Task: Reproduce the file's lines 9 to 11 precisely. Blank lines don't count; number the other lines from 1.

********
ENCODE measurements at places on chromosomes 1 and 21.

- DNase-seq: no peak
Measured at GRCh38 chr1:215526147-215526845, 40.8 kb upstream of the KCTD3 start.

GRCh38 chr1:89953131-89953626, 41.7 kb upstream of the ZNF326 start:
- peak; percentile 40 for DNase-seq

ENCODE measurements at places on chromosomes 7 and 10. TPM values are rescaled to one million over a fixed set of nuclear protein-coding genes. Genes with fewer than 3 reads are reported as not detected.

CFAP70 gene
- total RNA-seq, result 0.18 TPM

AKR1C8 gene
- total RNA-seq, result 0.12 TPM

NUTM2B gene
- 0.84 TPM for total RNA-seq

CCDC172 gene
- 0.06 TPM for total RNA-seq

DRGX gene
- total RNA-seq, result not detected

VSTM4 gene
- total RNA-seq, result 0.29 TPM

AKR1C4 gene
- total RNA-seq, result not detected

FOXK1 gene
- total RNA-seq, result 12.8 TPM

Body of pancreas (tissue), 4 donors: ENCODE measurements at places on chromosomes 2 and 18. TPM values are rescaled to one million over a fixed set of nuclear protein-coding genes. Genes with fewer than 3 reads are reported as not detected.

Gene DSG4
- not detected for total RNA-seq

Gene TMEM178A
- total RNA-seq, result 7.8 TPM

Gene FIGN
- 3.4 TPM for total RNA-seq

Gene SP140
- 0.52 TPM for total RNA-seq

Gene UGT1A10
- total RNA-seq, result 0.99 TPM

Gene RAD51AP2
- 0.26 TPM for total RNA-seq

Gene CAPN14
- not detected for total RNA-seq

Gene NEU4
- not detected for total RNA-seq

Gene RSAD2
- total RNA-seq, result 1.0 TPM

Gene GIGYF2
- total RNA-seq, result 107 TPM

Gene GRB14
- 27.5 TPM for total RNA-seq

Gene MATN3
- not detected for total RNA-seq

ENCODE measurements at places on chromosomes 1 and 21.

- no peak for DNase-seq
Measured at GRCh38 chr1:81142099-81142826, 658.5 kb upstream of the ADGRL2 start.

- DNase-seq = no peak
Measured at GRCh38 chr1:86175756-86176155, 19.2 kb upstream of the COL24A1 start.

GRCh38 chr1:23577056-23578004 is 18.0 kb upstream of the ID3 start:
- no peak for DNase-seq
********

AKR1C8 gene
- total RNA-seq, result 0.12 TPM

NUTM2B gene